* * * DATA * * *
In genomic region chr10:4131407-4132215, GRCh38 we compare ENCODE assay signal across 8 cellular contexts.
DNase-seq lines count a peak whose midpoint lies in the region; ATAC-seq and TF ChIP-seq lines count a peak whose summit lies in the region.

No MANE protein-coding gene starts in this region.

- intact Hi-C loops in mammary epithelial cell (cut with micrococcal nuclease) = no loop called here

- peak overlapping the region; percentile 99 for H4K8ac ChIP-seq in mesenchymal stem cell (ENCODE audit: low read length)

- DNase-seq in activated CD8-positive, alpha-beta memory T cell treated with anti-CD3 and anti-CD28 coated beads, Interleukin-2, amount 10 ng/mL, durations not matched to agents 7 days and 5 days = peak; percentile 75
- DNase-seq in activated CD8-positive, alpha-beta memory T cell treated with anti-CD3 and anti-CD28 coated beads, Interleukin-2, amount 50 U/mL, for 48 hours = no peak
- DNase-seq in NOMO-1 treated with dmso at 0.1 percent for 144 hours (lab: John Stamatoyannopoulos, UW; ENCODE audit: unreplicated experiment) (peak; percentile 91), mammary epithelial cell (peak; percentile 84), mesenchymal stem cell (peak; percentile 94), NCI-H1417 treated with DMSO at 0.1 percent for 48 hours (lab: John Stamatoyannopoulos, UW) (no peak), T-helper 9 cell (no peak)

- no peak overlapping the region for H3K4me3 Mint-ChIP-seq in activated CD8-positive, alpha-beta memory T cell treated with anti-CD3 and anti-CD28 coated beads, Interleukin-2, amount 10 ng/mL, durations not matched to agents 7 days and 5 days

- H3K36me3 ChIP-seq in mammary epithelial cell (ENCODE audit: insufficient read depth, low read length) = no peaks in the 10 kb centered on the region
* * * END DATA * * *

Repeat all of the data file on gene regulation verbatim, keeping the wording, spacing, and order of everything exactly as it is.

In genomic region chr10:4131407-4132215, GRCh38 we compare ENCODE assay signal across 8 cellular contexts.
DNase-seq lines count a peak whose midpoint lies in the region; ATAC-seq and TF ChIP-seq lines count a peak whose summit lies in the region.

No MANE protein-coding gene starts in this region.

- intact Hi-C loops in mammary epithelial cell (cut with micrococcal nuclease) = no loop called here

- peak overlapping the region; percentile 99 for H4K8ac ChIP-seq in mesenchymal stem cell (ENCODE audit: low read length)

- DNase-seq in activated CD8-positive, alpha-beta memory T cell treated with anti-CD3 and anti-CD28 coated beads, Interleukin-2, amount 10 ng/mL, durations not matched to agents 7 days and 5 days = peak; percentile 75
- DNase-seq in activated CD8-positive, alpha-beta memory T cell treated with anti-CD3 and anti-CD28 coated beads, Interleukin-2, amount 50 U/mL, for 48 hours = no peak
- DNase-seq in NOMO-1 treated with dmso at 0.1 percent for 144 hours (lab: John Stamatoyannopoulos, UW; ENCODE audit: unreplicated experiment) (peak; percentile 91), mammary epithelial cell (peak; percentile 84), mesenchymal stem cell (peak; percentile 94), NCI-H1417 treated with DMSO at 0.1 percent for 48 hours (lab: John Stamatoyannopoulos, UW) (no peak), T-helper 9 cell (no peak)

- no peak overlapping the region for H3K4me3 Mint-ChIP-seq in activated CD8-positive, alpha-beta memory T cell treated with anti-CD3 and anti-CD28 coated beads, Interleukin-2, amount 10 ng/mL, durations not matched to agents 7 days and 5 days

- H3K36me3 ChIP-seq in mammary epithelial cell (ENCODE audit: insufficient read depth, low read length) = no peaks in the 10 kb centered on the region